The genre-hopping Hong Kong master Johnnie To takes his first step into the world of musicals in a predictably idiosyncratic fashion with Office, less a jaunty financial thriller than an ensemble drama about the power dynamics in both romantic and professional relationships. The literal English translation for the film’s Mandarin title (華麗上班族) is “Gorgeous White-Collar Workers”, which not only clarifies the film’s primary focus but also acts a clear shift away from the stageplay on which the film is based, star Sylvia Chang’s own Design for Living.1 Don’t mistake the film for just frivolity, though; whilst it might be an often gleeful experience, To’s film holds no illusions about corporate life, grappling with both work-related depression and the disparity between how men and women are treated in the workplace, which especially rears its head as the film moves towards its finale.
Jones & Sunn, a multinational company preparing for its IPO around the same time as Lehmann Brothers collapses in 2008, serves as the backdrop for (initially) segmented character relationships: Lee Xiang (Wang Ziyi) and Kat (Long Yueting) are the company’s new recruits, assistants on a three-month probation period; David (Eason Chan) and Sophie (Tang Wei) are old hands at the job, he the company’s second-in-command and she a trusted accountant; and the company’s CEO, Winnie Chang (a wonderfully restrained Sylvia Chang), is in a romantic entanglement with her former boss and now company chairman Ho Chung-ping (Chow Yun-Fat). Where everything becomes a lot more complex and captivating is in the mesh of these relationships: Kat is revealed to be the chairman’s daughter, specifically installed in the company in a nefarious act of nepotism; the high-spirited Lee Xiang shadows David and starts to resemble him; Winnie and David also seem to have a romantic past. This ratcheting melodrama is swiftly undercut by reality, in a structural mirroring of the financial crisis abroad.
Whilst it’s a star-studded affair, the real star of Office is the stunning and expansive set design. Built specifically for the film as a three-floor multi-purpose office in a giant warehouse space, it was designed by regular Wong Kar-Wai collaborator William Chang and features a huge rotating clockface as its centrepiece.2 The comparisons to the lavish sets of Jacques Tati’s Playtime and Jerry Lewis’ The Ladies Man are warranted – though I’d argue the shots of the expansive array of office desks owe more to The Apartment – yet Office distinguishes itself in its production design by pushing back against the segmented approach taken by those films. Here the set is ever-changing, with minimal walls and dividers, rooms spill over into one another, interior and exterior meld in ways both obvious and subtle, shot in a sleek manner by cinematographers Cheng Siu-Keung and To Hung-Mo. It’s all anchored by a running awareness of the story’s theatrical origins, the self-contained world (save for some amusing and sparingly employed green screen work) calls to mind the stage aesthetic of von Trier’s Dogville, with the combination of theatre and the bright neon colours reminiscent of certain sequences in Richard Ayoade’s recent The Double.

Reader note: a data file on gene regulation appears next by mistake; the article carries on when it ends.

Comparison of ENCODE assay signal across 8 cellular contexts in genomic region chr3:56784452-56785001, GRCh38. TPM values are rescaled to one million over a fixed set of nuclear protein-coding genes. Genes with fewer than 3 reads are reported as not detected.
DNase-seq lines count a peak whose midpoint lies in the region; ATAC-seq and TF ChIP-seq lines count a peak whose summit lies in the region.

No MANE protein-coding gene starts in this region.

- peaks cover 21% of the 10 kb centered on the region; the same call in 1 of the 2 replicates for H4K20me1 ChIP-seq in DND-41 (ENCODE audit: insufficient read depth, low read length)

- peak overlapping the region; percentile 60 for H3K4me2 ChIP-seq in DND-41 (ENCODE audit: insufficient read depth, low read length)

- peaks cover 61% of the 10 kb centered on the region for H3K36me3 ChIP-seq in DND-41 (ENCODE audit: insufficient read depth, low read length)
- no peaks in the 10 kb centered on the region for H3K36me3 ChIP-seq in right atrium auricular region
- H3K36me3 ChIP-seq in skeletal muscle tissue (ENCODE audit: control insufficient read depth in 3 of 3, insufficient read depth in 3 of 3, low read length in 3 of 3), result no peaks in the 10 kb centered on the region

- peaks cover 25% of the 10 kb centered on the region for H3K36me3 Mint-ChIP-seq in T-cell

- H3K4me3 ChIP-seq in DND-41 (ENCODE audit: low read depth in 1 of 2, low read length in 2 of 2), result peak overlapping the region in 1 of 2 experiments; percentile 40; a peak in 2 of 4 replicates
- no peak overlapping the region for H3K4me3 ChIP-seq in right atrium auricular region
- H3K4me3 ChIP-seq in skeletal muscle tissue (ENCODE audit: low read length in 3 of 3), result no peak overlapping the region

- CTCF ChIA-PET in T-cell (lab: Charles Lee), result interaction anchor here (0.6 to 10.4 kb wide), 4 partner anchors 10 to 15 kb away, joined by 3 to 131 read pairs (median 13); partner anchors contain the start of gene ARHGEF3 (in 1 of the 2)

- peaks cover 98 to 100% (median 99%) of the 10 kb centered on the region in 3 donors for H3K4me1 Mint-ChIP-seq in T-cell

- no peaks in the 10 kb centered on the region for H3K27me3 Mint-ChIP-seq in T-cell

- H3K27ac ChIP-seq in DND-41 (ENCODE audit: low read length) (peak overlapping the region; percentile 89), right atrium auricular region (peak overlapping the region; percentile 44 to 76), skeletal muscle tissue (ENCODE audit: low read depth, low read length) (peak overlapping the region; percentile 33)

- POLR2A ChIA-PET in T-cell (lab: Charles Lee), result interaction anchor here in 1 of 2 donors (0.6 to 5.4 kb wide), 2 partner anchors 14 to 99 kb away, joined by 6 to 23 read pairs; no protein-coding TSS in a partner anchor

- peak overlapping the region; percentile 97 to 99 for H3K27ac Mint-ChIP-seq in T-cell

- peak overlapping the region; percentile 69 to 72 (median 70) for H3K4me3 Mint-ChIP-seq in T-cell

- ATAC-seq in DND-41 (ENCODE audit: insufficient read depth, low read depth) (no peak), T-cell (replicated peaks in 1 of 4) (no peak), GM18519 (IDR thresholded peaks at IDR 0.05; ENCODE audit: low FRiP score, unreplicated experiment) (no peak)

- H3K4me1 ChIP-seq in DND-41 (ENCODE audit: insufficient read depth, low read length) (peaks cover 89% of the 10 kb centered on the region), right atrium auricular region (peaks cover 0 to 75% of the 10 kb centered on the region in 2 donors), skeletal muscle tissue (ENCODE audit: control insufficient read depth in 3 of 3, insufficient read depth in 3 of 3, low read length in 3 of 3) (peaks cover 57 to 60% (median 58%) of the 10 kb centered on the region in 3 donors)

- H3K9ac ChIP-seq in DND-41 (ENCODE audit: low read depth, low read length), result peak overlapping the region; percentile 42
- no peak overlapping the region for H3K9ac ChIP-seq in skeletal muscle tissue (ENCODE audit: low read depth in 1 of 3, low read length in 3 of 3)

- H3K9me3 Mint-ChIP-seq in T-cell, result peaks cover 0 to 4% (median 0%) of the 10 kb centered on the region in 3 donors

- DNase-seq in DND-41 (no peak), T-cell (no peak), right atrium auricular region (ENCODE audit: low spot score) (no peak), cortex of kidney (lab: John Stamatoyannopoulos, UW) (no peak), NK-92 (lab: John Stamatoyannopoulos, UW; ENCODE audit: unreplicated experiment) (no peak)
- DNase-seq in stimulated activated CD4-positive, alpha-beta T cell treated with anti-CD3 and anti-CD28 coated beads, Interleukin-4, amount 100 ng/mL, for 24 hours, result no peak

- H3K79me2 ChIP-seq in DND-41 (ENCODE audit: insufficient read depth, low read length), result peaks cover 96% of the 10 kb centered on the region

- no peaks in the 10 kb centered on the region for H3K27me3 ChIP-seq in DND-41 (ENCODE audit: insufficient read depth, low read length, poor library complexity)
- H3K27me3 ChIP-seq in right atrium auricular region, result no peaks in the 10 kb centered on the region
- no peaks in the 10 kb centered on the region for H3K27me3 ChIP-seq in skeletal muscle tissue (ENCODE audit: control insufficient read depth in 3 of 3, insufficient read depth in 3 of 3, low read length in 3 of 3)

Musically, the film is fairly hokey; produced through a collaboration between musician Law Tai-Yau and Cantopop composer Keith Chan Fai-Young, each song number sounds it harbors a melody lifted from a myriad number of pop hit, accompanied by some thoroughly deadpan lyrics. This sounds like a fault, but it’s not – the juxtaposition of recycled music and clinical phrasing is a consistent delight, and the translation probably helps; the dense references to financial predicaments and workplace life actively refuse the conventions of a neat and chirpy Westernised musical. On that, To often has his characters jump into less than thirty seconds of song apropos of nothing, making Office a veiled homage to Jacques Demy’s entirely sung The Umbrellas of Cherbourg, particularly in how the act of singing takes far greater precedence to any choreographed movement.3
The script meanders quite a bit, lacking the tight focus of some of To’s thrillers, yet this looseness is very much welcome: weaker scenes are often used as an excuse to explore the wondrous set, and each of the many subplots are compelling in their own right. In terms of its approach to romance, Office feels at home alongside To and Wai Ka-Fai’s Don’t Go Breaking My Heart, though the merger of business and love takes a more cynical turn in his latest film. Each of the romantic pairings rise above the often broad dialogue through convincing performances across the board – even Chow Yun-Fat’s mostly sidelined presence carries with it an exacting sense of distance.
Though not a traditional musical, melodrama or look at the world of finance, Johnnie To’s melting pot of a movie is one of the most rewarding films of the year – providing a window into a paradoxically intricate yet hollowed out world and demanding repeat viewings, if only to map out the floorspace.
Note: Office is also screening in 3D in selected sessions, which is the format it screened in at the Toronto International Film Festival last week.
Around the Staff: